But most of the people in the world do not have this comfort. For them, the fear of death is paramount in their minds. Everything they do (with the exception of adrenaline junkies) is to try to stay alive. And even adrenaline junkies take precautions and plan their escapades in expectation that they will survive. R.J. Corman reportedly offered $1,000,000 to his doctors for every year he lived after a cancer diagnosis in 2001. Many octogenarians and older still look for organ transplants and medical ‘miracles’ that will keep them alive “just little longer.” Without Jesus, death is the most fearsome adversary mankind faces. Even though everyone will die at some point, many often go to extremes to put off this inevitable contest with an opponent who is destined to win. Some even freeze their bodies in hopes that before frostbite sets in someone will come up with a cure for whatever is killing them!
The second greatest fear most people experience is, “What will the neighbors think!?” Okay, maybe not neighbors, but someone else. Fear of what other people think runs a very close second to the fear of death. Some people even risk death to avoid being thought foolish or vain or somehow less than what they wish they were. We joke in Kentucky, Bubba’s most common last words are, “Hey, ever-body, watch THIIIS!”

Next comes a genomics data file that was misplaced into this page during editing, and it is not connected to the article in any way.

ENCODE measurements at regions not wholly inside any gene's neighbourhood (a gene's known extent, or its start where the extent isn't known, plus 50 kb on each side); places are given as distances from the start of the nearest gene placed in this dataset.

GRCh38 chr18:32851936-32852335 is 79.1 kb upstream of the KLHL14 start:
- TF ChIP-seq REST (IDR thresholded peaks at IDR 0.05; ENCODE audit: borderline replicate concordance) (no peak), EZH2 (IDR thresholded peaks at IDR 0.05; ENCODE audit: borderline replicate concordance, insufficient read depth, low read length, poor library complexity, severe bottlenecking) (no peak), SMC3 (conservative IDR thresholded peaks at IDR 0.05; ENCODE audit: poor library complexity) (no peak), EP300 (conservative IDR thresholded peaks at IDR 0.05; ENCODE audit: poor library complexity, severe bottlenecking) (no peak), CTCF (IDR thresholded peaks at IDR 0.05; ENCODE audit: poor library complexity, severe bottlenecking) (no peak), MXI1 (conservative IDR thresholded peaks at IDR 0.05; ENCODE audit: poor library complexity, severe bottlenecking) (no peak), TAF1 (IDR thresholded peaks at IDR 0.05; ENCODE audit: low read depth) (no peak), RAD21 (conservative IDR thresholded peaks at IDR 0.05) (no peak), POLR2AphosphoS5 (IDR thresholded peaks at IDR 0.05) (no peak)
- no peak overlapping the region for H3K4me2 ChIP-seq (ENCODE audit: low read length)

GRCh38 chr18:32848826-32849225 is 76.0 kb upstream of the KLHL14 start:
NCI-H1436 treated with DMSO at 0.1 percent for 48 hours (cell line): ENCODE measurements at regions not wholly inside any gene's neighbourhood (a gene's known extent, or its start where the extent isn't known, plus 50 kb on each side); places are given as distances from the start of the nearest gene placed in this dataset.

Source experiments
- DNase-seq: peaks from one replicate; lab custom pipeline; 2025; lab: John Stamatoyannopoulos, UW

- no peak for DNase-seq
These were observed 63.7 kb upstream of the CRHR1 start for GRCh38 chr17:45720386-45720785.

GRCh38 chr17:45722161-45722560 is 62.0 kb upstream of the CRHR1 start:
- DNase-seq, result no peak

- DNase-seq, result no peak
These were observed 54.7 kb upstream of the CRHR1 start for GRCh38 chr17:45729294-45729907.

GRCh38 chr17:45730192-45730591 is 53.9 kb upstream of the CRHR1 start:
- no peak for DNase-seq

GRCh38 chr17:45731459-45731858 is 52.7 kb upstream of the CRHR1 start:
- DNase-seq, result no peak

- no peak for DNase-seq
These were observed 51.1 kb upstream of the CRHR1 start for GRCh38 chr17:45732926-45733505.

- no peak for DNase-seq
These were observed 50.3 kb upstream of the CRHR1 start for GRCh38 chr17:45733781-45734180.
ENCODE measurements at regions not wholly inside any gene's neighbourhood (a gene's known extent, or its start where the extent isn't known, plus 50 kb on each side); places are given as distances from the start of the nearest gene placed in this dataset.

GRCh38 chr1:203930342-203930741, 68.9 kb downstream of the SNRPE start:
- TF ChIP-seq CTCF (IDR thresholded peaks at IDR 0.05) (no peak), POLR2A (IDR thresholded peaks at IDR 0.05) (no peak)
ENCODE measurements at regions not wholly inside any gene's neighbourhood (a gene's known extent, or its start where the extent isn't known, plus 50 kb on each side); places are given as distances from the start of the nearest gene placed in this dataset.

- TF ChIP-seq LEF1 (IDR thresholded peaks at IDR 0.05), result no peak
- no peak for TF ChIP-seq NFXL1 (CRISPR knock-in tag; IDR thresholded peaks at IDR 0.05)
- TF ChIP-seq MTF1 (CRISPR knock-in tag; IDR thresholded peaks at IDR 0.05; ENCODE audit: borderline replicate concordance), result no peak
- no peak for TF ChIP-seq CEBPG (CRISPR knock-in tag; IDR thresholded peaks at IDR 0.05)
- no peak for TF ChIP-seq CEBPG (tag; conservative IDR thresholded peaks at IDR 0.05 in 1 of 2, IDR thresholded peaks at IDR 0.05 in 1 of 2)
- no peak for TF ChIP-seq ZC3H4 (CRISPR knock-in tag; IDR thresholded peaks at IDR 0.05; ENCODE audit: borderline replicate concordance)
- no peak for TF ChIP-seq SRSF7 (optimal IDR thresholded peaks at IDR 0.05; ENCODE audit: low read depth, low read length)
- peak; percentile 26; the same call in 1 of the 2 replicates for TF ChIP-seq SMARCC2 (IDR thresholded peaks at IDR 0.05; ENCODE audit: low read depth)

I recall when Nokia cell phones first came out, a man entering an elevator continued talking about his financial wizardry as we ascended 15 stories in the building. What he did not notice was the light on the face of his phone had gone out, indicating he had lost the connection in the lift! 🙄 But rather than admit to us strangers that he was not as savvy as wanted us to think, he kept up the charade.
Jesus warned specifically not to fear what people may think of you. “Behold, I am sending you out as sheep in the midst of wolves,… have no fear of them,… do not fear those who kill the body but cannot kill the soul.” (Matthew 10:16-28) However, some authorities in Israel did not get the memo: “Nevertheless, many even of the authorities believed in Him, but for fear of the Pharisees they did not confess it, so that they would not be put out of the synagogue; for they loved the glory that comes from man more than the glory that comes from God.” (John 12:42-43) Sooo sad.
For the Christ-follower, this is an ongoing battle with the flesh, to be humble and obedient and not worry about what people think. Some of us struggle with this more than others, but we are on the right path when we say with the author of Hebrews, “So we can confidently say, ‘The Lord is my helper; I will not fear; what can man do to me?'” (Hebrews 13:6)
In Jesus discourse the night before His crucifixion He told His disciples, and by them tells us, “Peace I leave with you; my peace I give to you. Not as the world gives do I give to you. Let not your hearts be troubled, neither let them be afraid.“ (John 14:27)
“Oh, the worst of all tragedies is not to die young, but to live until seventy-five and yet not ever truly to have lived.” Martin Luther King, Jr. who was assassinated at age 39